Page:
Written by Laura Schmidt
What happens when you want to spend your life climbing, but how you actually spend your days consists of parenting a young child? This is exactly the dilemma I was faced with since having my daughter.
Continue reading “Parenting and Climbing: Reflecting on Identity”
To go along with a healthy diet and cross training, active recovery is something often forgotten but equally as important. As athletes, we are hard on our bodies, and as climbers, we endlessly work the same parts of our body until fatigue, often leaving us sore, tight or injured. Simply resting on the couch for a day in between climbing days does not do that much to help the body heal. True, it can reboot your energy and give your muscles time to relax, but if you are unusually sore, feeling pinched or uncomfortable in certain areas, feeling a tightness that won’t go away, or feeling pain in joints or muscles that is abnormal, there are other ways to help your body heal more effectively than simply sitting still.
Continue reading “Makings of a Well-Rounded Climber – Recovery”
Written by Alex Kahn
Continue reading “An Inside Look at Daniel Woods”
Written by Cristin Knowlton of Fox Mountain Guides
Trying to hire a rock climbing guide? The process can be tricky and confusing. Why? The term “guide” itself is very loaded. Depending on the industry, it can have a variety of meanings the typical consumer might know nothing about but should. Fundamentally, a guide is a person who shares their knowledge/skills about a particular topic with another, presumably less-informed person; at their essence, they are teachers. We seek them out for expertise we don’t have or for experiences we can’t have without them. Regardless of type, be it a city tour guide, rafting guide, hiking guide, climbing guide, fishing guide, mountain biking guide, dance or jujitsu instructor, they have some skill we are willing to pay for.
Continue reading “Your Guide to Hiring a Rock Climbing Guide”
Written By Alexandra Kahn
Climbing is a unique sport- it is a fun activity that anyone can do, like surfing and snowboarding, but it is also a sport that requires practice and patience in order to improve. Since climbing gyms have been increasing in popularity, the desire to improve personal performance is increasing as well. There are coaches, teams, training apps, training programs and climbing clinics all aimed at improving climbing. However, just like other fitness-focused sports, there are additional components to keep in mind if improvement is the overall goal. While consistent climbing and training are very important, it’s also important to focus on a healthy diet, cross-training, and active recovery in order to prevent injury, recover faster, feel more energized, and succeed in your climbing goals. In part 1 of this series we dive into the importance of a good climber diet & nutrition!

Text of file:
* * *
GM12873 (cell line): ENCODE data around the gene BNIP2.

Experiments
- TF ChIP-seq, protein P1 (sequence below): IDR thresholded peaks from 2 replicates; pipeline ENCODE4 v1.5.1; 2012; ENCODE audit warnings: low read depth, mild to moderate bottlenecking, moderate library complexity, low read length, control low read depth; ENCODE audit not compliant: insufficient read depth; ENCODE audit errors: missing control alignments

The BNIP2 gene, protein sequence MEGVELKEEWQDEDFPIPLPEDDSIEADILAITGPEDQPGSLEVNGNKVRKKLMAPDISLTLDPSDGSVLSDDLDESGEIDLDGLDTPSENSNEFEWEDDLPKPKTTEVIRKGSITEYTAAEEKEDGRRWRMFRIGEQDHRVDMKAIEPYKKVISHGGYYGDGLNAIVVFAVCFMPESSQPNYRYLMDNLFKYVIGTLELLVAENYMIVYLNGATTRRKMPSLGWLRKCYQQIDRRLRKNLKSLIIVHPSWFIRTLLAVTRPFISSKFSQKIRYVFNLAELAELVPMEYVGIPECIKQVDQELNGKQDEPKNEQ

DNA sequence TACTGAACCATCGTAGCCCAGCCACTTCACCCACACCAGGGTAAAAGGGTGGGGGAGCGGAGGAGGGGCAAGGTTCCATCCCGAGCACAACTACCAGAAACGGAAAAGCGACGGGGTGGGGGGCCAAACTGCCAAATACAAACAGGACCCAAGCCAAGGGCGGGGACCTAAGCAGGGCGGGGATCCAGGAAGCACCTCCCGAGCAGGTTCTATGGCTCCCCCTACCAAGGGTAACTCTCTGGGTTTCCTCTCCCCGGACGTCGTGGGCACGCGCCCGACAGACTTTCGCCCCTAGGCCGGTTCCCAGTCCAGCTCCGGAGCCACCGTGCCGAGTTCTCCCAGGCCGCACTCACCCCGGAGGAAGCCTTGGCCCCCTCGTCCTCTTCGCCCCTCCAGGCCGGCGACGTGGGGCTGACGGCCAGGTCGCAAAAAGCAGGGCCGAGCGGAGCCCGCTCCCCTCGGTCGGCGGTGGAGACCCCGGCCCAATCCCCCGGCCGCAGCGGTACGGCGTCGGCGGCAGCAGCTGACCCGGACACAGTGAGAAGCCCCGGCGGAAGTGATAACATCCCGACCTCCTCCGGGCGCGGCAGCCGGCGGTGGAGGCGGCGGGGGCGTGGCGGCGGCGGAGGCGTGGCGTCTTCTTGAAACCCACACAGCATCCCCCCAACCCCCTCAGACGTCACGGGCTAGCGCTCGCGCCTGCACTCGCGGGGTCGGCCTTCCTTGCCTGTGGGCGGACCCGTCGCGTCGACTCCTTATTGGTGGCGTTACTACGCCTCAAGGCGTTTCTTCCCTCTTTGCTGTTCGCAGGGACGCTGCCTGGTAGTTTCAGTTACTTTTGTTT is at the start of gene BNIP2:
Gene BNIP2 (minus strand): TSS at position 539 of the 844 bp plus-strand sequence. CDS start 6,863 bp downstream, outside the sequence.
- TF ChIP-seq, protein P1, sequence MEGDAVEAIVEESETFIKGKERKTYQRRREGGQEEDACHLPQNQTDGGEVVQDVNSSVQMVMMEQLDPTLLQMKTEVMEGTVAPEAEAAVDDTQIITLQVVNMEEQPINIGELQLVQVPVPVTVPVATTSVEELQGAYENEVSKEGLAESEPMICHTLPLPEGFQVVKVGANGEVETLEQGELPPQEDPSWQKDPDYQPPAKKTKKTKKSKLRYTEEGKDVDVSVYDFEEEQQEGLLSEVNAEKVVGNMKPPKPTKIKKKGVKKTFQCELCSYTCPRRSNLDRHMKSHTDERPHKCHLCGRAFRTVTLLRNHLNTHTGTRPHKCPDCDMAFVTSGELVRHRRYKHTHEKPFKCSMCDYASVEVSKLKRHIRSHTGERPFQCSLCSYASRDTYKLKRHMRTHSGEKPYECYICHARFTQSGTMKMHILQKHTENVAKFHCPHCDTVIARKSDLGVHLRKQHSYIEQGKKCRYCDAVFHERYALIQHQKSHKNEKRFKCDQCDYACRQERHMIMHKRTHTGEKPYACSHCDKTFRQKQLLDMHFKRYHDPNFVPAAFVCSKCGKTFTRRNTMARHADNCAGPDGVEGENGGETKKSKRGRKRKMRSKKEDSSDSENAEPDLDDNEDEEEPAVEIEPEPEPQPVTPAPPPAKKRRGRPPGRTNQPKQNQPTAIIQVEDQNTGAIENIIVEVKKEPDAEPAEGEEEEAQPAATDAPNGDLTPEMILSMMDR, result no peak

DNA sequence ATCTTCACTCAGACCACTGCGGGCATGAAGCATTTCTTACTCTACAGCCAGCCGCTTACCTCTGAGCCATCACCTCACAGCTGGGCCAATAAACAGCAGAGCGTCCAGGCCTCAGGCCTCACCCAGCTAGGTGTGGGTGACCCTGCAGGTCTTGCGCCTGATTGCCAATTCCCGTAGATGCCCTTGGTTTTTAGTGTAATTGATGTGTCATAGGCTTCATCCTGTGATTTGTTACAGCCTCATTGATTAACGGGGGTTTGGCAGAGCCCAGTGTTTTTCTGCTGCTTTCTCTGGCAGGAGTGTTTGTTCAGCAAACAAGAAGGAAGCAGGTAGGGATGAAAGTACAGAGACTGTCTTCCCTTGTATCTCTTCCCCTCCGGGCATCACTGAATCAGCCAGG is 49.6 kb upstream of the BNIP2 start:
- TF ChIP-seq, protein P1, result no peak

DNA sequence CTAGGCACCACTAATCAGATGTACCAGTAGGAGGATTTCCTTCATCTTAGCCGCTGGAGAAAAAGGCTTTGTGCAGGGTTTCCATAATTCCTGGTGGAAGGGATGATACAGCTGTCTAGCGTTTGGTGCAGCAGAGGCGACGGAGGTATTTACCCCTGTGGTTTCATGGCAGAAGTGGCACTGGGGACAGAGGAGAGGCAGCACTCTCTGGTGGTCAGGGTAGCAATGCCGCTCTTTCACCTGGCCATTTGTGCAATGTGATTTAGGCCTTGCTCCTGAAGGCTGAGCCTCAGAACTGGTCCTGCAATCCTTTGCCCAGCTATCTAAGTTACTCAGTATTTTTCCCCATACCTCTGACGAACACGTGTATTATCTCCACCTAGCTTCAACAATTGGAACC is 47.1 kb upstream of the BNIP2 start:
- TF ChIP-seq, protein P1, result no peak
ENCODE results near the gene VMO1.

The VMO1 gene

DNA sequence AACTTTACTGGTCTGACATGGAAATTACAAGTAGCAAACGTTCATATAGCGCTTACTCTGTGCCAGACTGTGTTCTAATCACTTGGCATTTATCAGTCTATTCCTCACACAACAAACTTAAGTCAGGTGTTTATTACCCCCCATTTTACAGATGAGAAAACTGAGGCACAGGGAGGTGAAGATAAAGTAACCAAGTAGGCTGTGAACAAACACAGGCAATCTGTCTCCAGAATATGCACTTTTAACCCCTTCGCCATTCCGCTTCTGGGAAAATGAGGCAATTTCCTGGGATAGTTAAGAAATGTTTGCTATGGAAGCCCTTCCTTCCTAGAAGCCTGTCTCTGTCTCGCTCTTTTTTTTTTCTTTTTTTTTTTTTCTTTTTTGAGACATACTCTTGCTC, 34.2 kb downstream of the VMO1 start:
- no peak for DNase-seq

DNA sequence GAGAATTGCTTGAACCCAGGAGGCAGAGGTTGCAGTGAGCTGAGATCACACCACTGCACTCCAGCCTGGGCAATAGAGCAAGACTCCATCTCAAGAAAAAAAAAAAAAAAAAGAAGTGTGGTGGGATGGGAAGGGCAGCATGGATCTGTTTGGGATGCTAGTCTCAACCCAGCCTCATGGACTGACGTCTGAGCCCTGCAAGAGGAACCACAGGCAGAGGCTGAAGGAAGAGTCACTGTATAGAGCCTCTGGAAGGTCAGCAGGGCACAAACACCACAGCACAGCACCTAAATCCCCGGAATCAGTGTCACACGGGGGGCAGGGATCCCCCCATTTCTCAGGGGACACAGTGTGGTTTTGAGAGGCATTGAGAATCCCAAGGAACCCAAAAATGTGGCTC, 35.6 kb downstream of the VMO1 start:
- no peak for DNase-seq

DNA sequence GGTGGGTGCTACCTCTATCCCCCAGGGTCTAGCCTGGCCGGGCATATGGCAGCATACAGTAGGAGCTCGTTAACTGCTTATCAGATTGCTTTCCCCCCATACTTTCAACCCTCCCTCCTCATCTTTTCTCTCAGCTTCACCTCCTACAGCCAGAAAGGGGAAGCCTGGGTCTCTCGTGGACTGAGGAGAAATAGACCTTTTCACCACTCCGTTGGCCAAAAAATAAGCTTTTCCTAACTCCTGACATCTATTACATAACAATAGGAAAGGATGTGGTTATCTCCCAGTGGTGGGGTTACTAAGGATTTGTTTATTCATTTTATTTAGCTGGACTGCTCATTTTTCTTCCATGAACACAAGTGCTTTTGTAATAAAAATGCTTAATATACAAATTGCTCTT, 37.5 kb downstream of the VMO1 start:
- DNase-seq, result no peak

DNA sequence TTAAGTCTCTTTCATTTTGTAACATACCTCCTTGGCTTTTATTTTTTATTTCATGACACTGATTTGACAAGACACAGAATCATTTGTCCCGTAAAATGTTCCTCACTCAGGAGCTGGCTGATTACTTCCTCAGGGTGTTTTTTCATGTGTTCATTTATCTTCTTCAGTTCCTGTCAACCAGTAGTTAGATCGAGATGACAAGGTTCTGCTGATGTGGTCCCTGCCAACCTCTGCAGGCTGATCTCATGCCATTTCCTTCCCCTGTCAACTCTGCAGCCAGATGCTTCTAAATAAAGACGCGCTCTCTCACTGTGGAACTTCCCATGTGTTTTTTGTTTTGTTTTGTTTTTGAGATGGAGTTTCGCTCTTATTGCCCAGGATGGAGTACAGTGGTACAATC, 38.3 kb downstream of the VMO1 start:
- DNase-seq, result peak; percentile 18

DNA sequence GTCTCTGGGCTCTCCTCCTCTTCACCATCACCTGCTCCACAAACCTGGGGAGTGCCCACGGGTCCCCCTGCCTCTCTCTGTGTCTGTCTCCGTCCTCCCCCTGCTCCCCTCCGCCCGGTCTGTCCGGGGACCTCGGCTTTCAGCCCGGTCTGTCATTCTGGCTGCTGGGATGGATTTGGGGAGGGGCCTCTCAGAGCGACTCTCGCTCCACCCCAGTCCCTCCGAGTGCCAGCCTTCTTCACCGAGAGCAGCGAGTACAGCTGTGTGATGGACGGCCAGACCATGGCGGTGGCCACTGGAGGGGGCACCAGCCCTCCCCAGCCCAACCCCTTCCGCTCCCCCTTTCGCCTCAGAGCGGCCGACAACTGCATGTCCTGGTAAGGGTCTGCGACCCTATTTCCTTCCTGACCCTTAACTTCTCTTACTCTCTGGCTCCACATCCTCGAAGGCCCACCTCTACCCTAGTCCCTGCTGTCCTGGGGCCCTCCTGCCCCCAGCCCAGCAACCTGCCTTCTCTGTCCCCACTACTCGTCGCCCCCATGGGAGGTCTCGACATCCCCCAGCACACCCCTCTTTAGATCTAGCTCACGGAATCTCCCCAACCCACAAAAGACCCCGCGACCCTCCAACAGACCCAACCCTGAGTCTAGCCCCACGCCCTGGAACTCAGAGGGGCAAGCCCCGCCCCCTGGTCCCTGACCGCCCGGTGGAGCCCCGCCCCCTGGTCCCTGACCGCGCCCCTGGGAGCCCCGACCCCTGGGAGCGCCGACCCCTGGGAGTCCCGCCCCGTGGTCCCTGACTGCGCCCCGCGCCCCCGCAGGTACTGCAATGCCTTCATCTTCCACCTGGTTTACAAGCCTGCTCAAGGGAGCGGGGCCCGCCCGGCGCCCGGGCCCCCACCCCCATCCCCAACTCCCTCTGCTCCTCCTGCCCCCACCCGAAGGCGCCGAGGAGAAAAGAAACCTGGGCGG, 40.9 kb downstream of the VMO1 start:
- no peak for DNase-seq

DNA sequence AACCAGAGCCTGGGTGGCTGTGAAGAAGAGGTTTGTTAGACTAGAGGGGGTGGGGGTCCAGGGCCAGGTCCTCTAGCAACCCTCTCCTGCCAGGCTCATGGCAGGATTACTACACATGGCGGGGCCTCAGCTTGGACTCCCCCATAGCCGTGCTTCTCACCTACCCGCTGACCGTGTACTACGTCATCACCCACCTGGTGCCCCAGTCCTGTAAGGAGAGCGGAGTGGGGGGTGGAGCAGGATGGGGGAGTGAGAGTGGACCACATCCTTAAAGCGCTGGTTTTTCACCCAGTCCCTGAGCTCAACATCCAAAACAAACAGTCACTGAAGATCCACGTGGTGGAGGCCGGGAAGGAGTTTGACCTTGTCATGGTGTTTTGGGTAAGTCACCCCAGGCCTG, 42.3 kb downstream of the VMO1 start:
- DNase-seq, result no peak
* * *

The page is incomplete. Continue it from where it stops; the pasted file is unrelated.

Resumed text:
Continue reading “Makings of a Well-Rounded Climber: Diet & Nutrition”
I’ve been climbing for almost two decades now and somewhere along the line I figured out that you don’t have to go to Bishop, Hueco, or any other recognized destination to boulder world-class lines. Some of my favorite climbs have been off the beaten path on some unknown or forgotten rock in the middle of Podunk. And as much as I’ve traveled, I am still drawn to Rimrock in the Allegheny National Forest. There’s nothing like grappling gritstone high on the hillsides above the river valley, with the wind in the trees and the ethereal sound of wood thrushes trilling in the air.
Continue reading “Bouldering Rimrock Overlook in Allegheny National Forest”
Written by Alex Kahn
Gyms do not offer classes or tips on what to do to make the transition from indoor to outdoor climbing and often climbers are just expected to figure it out and hope for the best. I have seen too many accidents and near accidents. I have seen too many surprises, a lack of respect for nature and fellow climbers, and way too many unprepared people who decided to “just figure it out.” Thus, these tips will hopefully prepare you and remind you of what to be wary of when taking your climbing from inside to outside.
There are a variety of reasons people choose to donate their time and/or money to a cause. Sometimes it is required by school or work, sometimes it’s a cause that is close to your heart, sometimes you feel like you need to give back to the world, or maybe you just need some higher tax write-offs. Whatever the reason, we compiled a list of outdoor organizations that you can volunteer with or donate to. Organizations like these are the reasons we have the climbing areas, national parks, conservation lands and public lands that we have. They are the outdoor organizations fighting on behalf of the outdoor industry to save the land from development and sale. They are the organizations cleaning up the lands where we play; the organizations that inspire and educate the young minds of tomorrow so they too will appreciate and protect the land. They expose new people to nature, protect our water sources and wildlife, and keep climbing areas safe.